Vintage postcard, no. GF 025 66/18. Photo: Philips.
Patachou was born as Henriette Eugénie Jeanne Ragon in Paris, in the poor, working-class district of Ménilmontant, in 1918. Her father was a ceramist, her mother a housewife. Henriette grew up as an only child in a family where the household income was modest, but parents and child were remarkably close.
She began her working life as a typist, then worked as a factory worker, a shoeseller, and as an antique dealer. In 1948, with her husband Jean Billou, she took over a cabaret-restaurant on the butte of Montmartre, called Patachou. Henriette became a popular fixture behind the bar.
She became famous for snipping off the ends of customers' ties! and also performed in her patisserie-bistro at the request of the guests. One of those guests was the famous entertainer Maurice Chevalier, who encouraged her to become a professional singer. French journalists began to call her Lady Patachou after the name of her cabaret restaurant (pâte-à-choux means cream puff dough).
She sang pre-war songs like Mon homme and Domino. Many chanson singers like Édith Piaf, Jacques Brel and Charles Aznavour also performed in her cabaret-restaurant. From 1952 her first records appeared; she appeared at Bobino, a Montparnasse music-hall, toured in France and then further afield.
In 1952, the then unknown Georges Brassens sang there, and together Patachou and he sang the duet Maman, papa. Patachou was the first interpreter of his songs like Le bricoleur and La chasse aux papillons, and she introduced them to a broad audience. Later she would be the first to perform songs by Guy Béart, the father of film star Emmanuelle Béart.
French postcard by Editions P.I., no. 540. Photo: Staval.
Dutch postcard by Gebr. Spanjersberg N.V., Rotterdam, for Philips Grammofoonplaten, no. 5132. Photo: Editions ALTONA, Amsterdam.
Patachou also became popular as a film star in the early 1950s. She appeared in the films Femmes de Paris/Women of Paris (Jean Boyer, 1953), French Cancan (Jean Renoir, 1954) with Jean Gabin, and Napoléon (Sacha Guitry, 1954).
From 1953, she toured through the United States and performed at the Palladium, the Waldorf Astoria, and Carnegie Hall. She stayed for more than 20 years in the US, and performed more than 20 times in the legendary Ed Sullivan Show on TV. The Americans gave her the nickname ‘Sunshine girl’.
Following her divorce, Patachou married the American-born impresario Arthur Lesser and began planning a series of new musicals which she hoped would assure her a major comeback in France. But France was firmly in the grip of the Yé-yé craze and there appeared to be little place for artists of the 'older generation.' Patachou found that out to her cost when she returned to France in the late 1960s.
She soldiered on with her career, nevertheless, performing at small, low-key cabarets and at the restaurant on top of the Eiffel Tower. From the beginning of the 1970s, Patachou toured Japan and Sweden where L'eternal Parigot, with her cheeky Parisian register was still popular.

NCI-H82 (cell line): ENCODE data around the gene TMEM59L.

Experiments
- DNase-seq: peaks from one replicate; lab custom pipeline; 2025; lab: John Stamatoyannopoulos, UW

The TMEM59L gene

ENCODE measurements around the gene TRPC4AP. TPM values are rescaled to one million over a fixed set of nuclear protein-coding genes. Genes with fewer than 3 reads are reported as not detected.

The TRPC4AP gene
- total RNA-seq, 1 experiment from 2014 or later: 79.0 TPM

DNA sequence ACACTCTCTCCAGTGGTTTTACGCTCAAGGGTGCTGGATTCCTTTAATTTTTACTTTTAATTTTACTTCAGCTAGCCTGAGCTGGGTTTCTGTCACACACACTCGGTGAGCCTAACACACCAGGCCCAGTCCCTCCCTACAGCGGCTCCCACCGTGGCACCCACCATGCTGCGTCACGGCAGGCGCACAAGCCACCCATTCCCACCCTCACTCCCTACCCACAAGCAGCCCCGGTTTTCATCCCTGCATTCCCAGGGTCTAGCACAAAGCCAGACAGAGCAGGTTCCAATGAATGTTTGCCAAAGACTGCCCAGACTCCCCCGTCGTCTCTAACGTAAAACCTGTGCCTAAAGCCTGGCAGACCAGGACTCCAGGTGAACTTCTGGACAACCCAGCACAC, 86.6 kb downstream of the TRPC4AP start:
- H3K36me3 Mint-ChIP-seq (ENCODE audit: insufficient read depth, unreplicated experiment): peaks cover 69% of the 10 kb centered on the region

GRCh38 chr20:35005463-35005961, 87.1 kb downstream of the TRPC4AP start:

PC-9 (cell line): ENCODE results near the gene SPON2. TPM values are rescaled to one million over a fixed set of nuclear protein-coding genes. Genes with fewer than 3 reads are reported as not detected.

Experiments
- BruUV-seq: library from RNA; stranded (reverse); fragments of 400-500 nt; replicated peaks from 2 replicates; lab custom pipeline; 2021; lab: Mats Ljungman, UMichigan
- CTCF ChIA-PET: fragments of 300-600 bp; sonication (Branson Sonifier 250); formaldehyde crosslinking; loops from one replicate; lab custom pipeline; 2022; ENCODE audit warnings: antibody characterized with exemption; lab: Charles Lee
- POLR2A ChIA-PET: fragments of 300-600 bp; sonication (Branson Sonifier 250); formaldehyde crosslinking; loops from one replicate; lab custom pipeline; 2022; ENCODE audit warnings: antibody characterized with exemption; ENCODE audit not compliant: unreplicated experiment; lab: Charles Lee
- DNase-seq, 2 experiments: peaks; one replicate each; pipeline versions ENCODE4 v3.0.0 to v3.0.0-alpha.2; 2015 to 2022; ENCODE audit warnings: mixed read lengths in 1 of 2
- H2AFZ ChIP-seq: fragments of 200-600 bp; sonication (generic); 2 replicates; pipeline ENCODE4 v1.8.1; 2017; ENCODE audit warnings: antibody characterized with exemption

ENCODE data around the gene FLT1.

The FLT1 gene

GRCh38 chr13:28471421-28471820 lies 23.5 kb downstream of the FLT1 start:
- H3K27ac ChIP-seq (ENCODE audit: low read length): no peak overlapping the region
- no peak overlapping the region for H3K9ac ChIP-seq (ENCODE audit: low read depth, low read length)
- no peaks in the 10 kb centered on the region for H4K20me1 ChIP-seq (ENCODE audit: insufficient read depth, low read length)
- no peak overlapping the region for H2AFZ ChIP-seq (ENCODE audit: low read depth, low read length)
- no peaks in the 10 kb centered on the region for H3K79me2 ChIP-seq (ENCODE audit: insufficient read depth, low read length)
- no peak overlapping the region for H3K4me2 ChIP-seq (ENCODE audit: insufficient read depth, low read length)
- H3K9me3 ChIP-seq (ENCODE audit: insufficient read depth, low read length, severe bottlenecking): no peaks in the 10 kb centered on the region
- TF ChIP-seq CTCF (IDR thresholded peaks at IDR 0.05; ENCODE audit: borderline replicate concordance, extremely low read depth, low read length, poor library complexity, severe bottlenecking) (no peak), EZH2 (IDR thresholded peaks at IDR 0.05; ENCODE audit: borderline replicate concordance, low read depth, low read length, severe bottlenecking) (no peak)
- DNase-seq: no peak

French postcard by Editions du Globe, no. 264. Photo: Studio Harcourt.
French postcard by Editions du Globe, Paris. Photo: Studio Harcourt, Paris.
Patachou finished her singing career, but in the 1980s she became again a well known actress on television and in the cinema. In 1983, Patachou made her screen come-back, appearing in the television film, Disparu le 7 octobre/Disappeared on 7 October (Jacques Ertaud, 1983).
Rfi music: "This opened a whole new chapter in her career and the French public witnessed their 'chanson' idol blossom into a fully-fledged actress as Patachou enjoyed a new lease of life, playing glamorous grandmothers.
In 1985, Patachou made her début in the French theatre, playing a lead role in Edouard Bourdet's play Le Sexe faible, staged at the Théâtre Hébertot.
Among her later films were Faubourg St Martin (Jean-Claude Guiguet, 1986) with Françoise Fabian, La Rumba (Roger Hanin, 1987) with Michel Piccoli, Pola X (Leos Carax, 1999) with Catherine Deneuve, and Les Acteurs/Actors (Bertrand Blier, 2000).
Probably her best known film role was the charming grand-mother Mathilde in the art-house hit Drôle de Félix/Funny Felix (Olivier Ducastel, Jacques Martineau, 2000) starring Sami Bouajila. Her most recent film was San-Antonio (Frédéric Auburtin, 2003) starring Gérard Depardieu.
Patachou was named Commandeur des Arts et des Lettres in 2004. With Jean Billou she has a son, Pierre Billou, who had a certain success as a singer in the 1970s and wrote J'ai oublié de vivre for Johnny Hallyday. Patachou died of natural causes in Neuilly-sur-Seine near Paris. She was 96.
Patachou sings Chanson d'Irma La Douce. Source: Kaatjeaster (YouTube).
Trailer of Drôle de Félix/Funny Felix (2000). Source: peccadillopictures (YouTube).
Sources: Rfi music, Sylvester Hoogmoed (Het Chanson), Les gens du Cinema (French), Wikipedia and IMDb.